Like the Spark, you can control the Air with hand gestures, an iOS or Android device or a controller. But everything from the camera and gimbal to its flight range and battery life is improved. It's better at avoiding obstacles, too, with sensors in front, back and on the bottom that it uses to not only sense obstacles in its path but also fly up and over them. 

While it can fly farther and faster than the Spark, its battery life is only slightly better at up to 21 minutes (though based on my early tests, you're looking at more like 18 minutes). Also, while the Spark can be quickly launched and landed and controlled with hand gestures without connecting to a mobile device, the Air needs to be first connected to a phone or tablet to use gesture controls.

Recommended for: Those looking for a drone for more than casual use, but don't quite need the longest possible battery life, extreme range or greater camera control. 

Read my first impressions. See it on Amazon. 

DJI Mavic Pro


The Mavic Pro was DJI's first folding drone.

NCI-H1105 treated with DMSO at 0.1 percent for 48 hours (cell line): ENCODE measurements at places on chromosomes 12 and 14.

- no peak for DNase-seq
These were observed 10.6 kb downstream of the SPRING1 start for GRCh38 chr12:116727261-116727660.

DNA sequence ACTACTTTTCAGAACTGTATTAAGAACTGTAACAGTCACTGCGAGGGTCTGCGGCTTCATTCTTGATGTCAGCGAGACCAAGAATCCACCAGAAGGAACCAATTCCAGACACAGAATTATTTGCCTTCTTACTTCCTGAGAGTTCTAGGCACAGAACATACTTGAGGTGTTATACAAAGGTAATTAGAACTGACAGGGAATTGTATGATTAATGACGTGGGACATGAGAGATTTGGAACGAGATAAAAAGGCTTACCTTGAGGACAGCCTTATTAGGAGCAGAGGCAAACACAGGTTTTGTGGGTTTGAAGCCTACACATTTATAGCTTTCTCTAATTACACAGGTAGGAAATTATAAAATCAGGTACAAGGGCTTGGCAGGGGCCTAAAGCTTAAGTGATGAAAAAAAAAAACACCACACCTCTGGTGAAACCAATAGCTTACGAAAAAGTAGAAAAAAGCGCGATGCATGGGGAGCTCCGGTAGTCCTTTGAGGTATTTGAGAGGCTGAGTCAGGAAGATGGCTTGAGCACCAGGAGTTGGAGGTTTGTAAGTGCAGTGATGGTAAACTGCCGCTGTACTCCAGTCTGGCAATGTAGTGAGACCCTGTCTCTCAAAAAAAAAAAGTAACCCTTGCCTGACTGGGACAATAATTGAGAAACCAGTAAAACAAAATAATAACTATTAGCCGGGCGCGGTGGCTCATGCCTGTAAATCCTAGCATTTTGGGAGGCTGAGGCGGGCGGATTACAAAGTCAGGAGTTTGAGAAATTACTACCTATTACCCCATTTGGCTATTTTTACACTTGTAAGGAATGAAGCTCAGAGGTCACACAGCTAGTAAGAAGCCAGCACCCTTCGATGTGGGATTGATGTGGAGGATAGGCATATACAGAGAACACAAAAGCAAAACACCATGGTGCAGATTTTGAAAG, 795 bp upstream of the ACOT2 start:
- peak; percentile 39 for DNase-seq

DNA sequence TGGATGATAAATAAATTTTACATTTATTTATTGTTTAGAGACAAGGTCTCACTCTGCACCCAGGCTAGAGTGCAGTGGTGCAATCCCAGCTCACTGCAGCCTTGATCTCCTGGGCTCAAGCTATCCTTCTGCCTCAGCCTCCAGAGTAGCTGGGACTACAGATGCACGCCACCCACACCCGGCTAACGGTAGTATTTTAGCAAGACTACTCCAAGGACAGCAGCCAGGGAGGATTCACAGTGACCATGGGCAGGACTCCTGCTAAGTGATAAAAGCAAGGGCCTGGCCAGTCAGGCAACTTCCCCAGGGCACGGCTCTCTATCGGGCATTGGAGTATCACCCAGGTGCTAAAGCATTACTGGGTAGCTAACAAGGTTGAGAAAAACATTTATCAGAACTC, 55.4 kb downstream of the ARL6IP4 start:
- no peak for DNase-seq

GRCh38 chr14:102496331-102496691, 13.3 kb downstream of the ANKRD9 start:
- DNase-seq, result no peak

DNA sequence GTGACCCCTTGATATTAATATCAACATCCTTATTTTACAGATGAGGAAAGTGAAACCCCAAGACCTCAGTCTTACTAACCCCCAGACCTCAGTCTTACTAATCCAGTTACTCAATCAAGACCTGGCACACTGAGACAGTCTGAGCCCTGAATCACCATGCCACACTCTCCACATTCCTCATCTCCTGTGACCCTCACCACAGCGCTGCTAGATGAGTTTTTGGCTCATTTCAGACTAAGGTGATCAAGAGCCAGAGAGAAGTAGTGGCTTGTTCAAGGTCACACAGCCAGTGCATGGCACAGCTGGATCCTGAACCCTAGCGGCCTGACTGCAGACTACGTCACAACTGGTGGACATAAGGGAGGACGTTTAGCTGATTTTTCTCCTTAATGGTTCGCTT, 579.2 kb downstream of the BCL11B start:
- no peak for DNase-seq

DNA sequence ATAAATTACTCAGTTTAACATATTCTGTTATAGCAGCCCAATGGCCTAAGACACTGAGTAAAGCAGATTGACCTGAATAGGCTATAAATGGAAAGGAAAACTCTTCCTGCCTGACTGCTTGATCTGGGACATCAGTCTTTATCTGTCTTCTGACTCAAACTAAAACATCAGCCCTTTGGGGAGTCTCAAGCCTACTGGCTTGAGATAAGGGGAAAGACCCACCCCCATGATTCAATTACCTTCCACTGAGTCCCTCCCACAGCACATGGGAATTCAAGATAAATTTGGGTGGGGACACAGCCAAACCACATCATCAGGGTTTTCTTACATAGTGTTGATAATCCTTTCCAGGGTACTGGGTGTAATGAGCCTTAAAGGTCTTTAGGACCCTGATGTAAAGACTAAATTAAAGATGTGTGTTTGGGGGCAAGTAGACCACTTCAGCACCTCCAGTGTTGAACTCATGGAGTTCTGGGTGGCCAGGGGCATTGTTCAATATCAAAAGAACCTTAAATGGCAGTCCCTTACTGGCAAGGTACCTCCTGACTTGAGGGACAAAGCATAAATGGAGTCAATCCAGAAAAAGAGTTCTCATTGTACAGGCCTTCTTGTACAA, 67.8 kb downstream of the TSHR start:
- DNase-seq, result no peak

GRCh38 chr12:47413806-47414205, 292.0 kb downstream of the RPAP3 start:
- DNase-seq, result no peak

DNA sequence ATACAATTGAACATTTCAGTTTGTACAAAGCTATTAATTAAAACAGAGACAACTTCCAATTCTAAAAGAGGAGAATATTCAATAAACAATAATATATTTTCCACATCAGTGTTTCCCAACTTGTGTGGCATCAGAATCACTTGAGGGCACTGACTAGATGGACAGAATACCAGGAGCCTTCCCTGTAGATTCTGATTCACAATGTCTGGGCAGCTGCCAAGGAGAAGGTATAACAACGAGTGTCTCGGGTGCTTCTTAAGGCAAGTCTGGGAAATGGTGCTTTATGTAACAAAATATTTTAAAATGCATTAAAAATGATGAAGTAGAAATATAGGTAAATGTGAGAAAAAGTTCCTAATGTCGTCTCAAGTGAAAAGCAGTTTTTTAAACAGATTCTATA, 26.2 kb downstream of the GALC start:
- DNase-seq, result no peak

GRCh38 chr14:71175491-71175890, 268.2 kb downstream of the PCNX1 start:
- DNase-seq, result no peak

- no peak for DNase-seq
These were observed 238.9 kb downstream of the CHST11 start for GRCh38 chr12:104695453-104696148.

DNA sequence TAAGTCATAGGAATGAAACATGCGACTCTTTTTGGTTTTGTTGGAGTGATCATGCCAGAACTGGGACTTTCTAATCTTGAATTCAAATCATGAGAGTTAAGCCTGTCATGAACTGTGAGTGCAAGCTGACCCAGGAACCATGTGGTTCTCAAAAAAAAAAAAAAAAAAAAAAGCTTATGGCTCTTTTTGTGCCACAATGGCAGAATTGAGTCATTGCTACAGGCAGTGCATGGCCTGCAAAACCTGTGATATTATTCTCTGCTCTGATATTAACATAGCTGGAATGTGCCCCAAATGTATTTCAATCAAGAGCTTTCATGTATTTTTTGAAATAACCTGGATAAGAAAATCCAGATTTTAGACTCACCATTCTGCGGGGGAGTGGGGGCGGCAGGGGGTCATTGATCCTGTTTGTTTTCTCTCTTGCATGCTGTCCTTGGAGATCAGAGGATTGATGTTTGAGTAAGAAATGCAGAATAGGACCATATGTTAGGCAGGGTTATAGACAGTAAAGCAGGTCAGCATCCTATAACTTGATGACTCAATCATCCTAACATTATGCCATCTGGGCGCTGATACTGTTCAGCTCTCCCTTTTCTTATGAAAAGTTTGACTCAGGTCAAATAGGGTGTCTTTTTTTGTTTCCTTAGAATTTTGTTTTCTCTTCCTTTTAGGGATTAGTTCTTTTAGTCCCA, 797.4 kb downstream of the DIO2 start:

Joshua Goldman/CNET

The Mavic Pro has been around since October 2016, so it doesn't have all the bells and whistles of the Spark or Mavic Air. For instance, although you can get the drone's camera to focus and follow you using hand gestures and have it snap pictures, that's pretty much where the gesture controls end. It also only has front obstacle avoidance. 

Also, despite folding up into a relatively compact package, it is larger and heavier than the other two. On the other hand, the larger size and weight is partly because of its battery that keeps in the air for up to 27 minutes. It can ascend and descend faster than the Air and it has a far greater transmission range. (If you're willing to spend an additional $100, you can get the Mavic Pro Platinum that increases the battery life to 30 minutes and has quieter motors.)

DJI reserved some more professional camera options for the Mavic Pro as well such as more advanced tracking options, greater ISO range for video and cinema 4K and UHD 4K video resolutions. 

Recommended for: Enthusiasts or prosumers who need the best possible range, battery life and camera options in a foldable drone. 

Read the full review. See it on Amazon.